DIF: Cognitive Level: Application REF: 452 TOP: Nursing Process: Planning
MSC: NCLEX: Physiological Integrity: Physiological Adaptation, Health Promotion and Maintenance

13. Patients who have had radical surgery of the head, neck, or throat may require
a. a clear liquid diet.
b. a full liquid diet.
c. tube feedings.
d. a low-residue diet.
ANS: C
When regular oral feedings are not tolerated or the patient is severely debilitated or has undergone radical neck or face surgery, feedings by tube may be necessary.

DIF: Cognitive Level: Application REF: 462 TOP: Nursing Process: Planning
MSC: NCLEX: Physiological Integrity: Physiological Adaptation

14. Immediately following a gastrectomy, postoperative nutrition feedings are met by
a. small frequent oral feedings.
b. jejunostomy feedings.
c. total parenteral nutrition.
d. an oral full liquid diet.
ANS: B
Postopertive feedings immediately following a gastrectomy usually are provided though a jejunostomy tube providing elemental feedings.

DIF: Cognitive Level: Knowledge REF: 462 TOP: Nursing Process: Planning
MSC: NCLEX: Physiological Integrity: Physiological Adaptation

15. Once placed on an oral diet following a gastrectomy, an appropriate feeding would consist of
a. water and ice chips only.
b. chocolate pudding and ginger ale.
c. scrambled eggs and toast.
d. steak strips and potato wedges.
ANS: C
After a gastrectomy, meals should be small, frequent, and easily digested such as scrambled eggs and toast.

DIF: Cognitive Level: Application REF: 462 TOP: Nursing Process: Planning
MSC: NCLEX: Physiological Integrity: Physiological Adaptation, Health Promotion and Maintenance

16. Ms. Jones has recently had gastric surgery and 45 minutes after eating her regular diet she feels cramping and full with waves of weakness and dizziness. Ms. Jones is most likely experiencing
a. a heart attack.
b. a gallbladder attack.
c. a pulmonary embolus.
d. dumping syndrome.
ANS: D
Dumping syndrome is a frequently encountered complication after extensive gastric resection. After the initial recovery from surgery, when the patient begins to feel better and eats a regular diet in greater volume and variety, discomfort may occur 30 to 60 minutes after meals. A cramping and full feeling develops, the pulse becomes rapid, and a wave of weakness, cold sweating, and dizziness may follow.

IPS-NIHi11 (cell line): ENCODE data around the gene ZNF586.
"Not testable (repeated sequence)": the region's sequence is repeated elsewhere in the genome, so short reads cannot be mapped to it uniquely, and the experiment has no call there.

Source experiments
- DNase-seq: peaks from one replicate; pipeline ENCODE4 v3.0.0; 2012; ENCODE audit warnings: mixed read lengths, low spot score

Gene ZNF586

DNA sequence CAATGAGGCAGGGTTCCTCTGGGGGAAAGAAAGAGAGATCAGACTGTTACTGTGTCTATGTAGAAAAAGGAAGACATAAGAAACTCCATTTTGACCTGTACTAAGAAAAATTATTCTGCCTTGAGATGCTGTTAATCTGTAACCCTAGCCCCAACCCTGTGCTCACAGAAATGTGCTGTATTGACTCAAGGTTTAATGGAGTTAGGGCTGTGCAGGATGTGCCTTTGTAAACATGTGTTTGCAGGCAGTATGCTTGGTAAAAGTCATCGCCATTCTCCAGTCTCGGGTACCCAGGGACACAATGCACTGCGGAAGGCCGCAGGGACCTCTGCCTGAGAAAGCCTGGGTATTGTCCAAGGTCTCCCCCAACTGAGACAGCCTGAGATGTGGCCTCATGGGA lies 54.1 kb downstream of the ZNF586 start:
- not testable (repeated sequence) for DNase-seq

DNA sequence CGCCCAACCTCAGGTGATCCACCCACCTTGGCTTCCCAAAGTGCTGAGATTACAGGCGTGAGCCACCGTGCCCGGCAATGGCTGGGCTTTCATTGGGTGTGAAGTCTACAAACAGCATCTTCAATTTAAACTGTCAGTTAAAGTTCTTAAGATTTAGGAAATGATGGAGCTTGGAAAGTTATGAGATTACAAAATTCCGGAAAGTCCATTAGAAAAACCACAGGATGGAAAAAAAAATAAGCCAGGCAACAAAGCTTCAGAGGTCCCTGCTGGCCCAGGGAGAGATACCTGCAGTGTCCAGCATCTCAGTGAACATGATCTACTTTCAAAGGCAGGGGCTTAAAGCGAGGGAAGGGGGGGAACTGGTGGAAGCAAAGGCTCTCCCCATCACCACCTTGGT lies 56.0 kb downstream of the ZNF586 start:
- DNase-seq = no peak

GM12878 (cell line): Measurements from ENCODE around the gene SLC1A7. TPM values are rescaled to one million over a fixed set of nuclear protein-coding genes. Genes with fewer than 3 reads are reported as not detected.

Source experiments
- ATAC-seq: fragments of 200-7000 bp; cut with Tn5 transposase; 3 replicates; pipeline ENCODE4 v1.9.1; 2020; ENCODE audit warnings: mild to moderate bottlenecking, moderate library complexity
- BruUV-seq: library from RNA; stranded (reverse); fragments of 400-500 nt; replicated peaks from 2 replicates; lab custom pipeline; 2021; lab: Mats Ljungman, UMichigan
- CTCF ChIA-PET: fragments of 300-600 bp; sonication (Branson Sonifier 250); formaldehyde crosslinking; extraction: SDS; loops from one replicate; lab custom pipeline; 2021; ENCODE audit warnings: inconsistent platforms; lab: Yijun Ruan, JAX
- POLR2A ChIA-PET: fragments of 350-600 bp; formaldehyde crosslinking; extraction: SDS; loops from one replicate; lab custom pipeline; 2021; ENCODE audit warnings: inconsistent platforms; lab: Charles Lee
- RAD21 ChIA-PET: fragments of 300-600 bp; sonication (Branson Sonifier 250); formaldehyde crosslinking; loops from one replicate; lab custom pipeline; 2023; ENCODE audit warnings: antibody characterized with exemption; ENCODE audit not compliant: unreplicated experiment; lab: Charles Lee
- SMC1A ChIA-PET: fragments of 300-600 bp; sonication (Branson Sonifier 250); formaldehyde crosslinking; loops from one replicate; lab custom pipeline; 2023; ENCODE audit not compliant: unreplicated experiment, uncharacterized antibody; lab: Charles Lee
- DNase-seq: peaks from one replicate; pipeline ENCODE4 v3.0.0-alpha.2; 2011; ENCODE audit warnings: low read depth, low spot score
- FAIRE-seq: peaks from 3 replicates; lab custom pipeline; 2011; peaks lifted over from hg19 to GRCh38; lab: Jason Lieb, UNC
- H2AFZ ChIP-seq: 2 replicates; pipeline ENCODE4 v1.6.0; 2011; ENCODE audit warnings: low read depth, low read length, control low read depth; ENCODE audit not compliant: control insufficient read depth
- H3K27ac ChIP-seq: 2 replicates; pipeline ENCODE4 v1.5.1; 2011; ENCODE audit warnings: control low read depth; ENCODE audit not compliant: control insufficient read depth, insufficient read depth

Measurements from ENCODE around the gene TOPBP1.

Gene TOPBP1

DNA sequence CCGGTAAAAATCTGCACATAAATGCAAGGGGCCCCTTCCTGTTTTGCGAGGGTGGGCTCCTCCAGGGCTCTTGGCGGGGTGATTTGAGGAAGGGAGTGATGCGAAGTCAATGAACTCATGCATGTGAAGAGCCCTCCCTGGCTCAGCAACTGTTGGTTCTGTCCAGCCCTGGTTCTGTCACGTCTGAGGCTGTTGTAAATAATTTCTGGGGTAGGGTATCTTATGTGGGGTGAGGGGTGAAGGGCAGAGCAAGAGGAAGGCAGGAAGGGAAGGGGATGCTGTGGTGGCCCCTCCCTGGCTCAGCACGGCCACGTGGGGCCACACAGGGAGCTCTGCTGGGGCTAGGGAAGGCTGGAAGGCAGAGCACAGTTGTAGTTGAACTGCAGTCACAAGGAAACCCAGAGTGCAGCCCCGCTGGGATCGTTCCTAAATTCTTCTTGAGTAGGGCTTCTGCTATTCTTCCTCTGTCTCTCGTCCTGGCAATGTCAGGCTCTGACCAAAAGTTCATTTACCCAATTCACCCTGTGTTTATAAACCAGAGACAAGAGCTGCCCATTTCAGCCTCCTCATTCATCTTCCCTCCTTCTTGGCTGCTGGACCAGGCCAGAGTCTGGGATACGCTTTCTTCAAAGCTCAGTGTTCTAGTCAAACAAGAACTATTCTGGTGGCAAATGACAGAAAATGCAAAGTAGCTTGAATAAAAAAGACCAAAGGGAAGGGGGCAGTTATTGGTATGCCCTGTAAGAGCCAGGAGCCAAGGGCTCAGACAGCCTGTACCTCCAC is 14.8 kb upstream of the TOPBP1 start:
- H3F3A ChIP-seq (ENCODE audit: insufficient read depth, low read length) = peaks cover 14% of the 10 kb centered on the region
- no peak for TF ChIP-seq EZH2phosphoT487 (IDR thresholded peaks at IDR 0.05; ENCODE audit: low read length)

DIF: Cognitive Level: Application REF: 462
TOP: Nursing Process: Assessment
MSC: NCLEX: Physiological Integrity: Physiological Adaptation

17. Of the following, the food item most likely to lead to dumping syndrome is
a. lean meat.
b. butter.
c. chocolate cookies.
d. whole wheat toast.
ANS: C
The complex of symptoms in dumping syndrome constitutes a shock syndrome that results when a meal containing a large portion of readily soluble carbohydrates rapidly enters, or dumps into the small intestine.

DIF: Cognitive Level: Application REF: 462 TOP: Nursing Process: Planning
MSC: NCLEX: Physiological Integrity: Physiological Adaptation, Health Promotion and Maintenance

18. Physiologic symptoms of dumping syndrome result from
a. the intestinal contents being absorbed too quickly.
b. the ingested food remaining in the stomach too long.
c. the stomach emptying too quickly into the intestine.
d. water being drawn from the blood into the intestine and decreasing the blood volume.
ANS: D
Dumping syndrome results when a meal containing a large portion of readily soluble carbohydrates rapidly enters, or dumps, into the small intestine. This rapidly entering food mass is a concentrated solution in relation to the surrounding circulation of blood. To achieve an osmotic balance, water is drawn from the blood into the intestine. This water shift rapidly shrinks the vascular fluid volume. As a result, blood pressure drops and signs of rapid heart action to rebuild the blood volume appear.

DIF: Cognitive Level: Knowledge REF: 462-463 TOP: Nursing Process: Planning
MSC: NCLEX: Physiological Integrity: Physiological Adaptation

19. If a patient requires parenteral nutrition for a prolonged period, the most appropriate type of feeding is
a. elemental enteral formula.
b. intact enteral formula.
c. total parenteral nutrition.
d. peripheral parenteral nutrition.
ANS: C
Total parenteral nutrition is indicated if the gastrointestinal tract cannot be used for a long period. Total parenteral nutrition, which supplies all the macronutrients and micronutrients along with fluid to meet daily requirements, is necessary for patients who need intravenous nutrition for an extended period.

DIF: Cognitive Level: Application REF: 458 TOP: Nursing Process: Planning
MSC: NCLEX: Physiological Integrity: Physiological Adaptation

20. After a cholecystectomy, an example of a food item that may need to be decreased is
a. fried chicken.
b. applesauce.
c. whole grain bread.
d. sherbet.
ANS: A
Depending on individual tolerance and response, a relatively low-fat diet may be needed. The gallbladder stores bile produced by the liver, which is secreted when fat enters the small intestine. After surgery, control of fat in the diet facilitates wound healing and comfort because the hormonal stimulus for bile secretion still functions in the surgical area, causing pain with intake of fatty foods. The body also needs a period to readjust to the more dilute supply of liver bile available to assist in fat digestion and absorption.

DIF: Cognitive Level: Application REF: 463-464 TOP: Nursing Process: Planning
MSC: NCLEX: Physiological Integrity: Physiological Adaptation, Health Promotion and Maintenance

21. The surgery in which the colon is attached to an opening in the abdominal wall is known as a(n)
a. cholecystectomy.
b. ileostomy.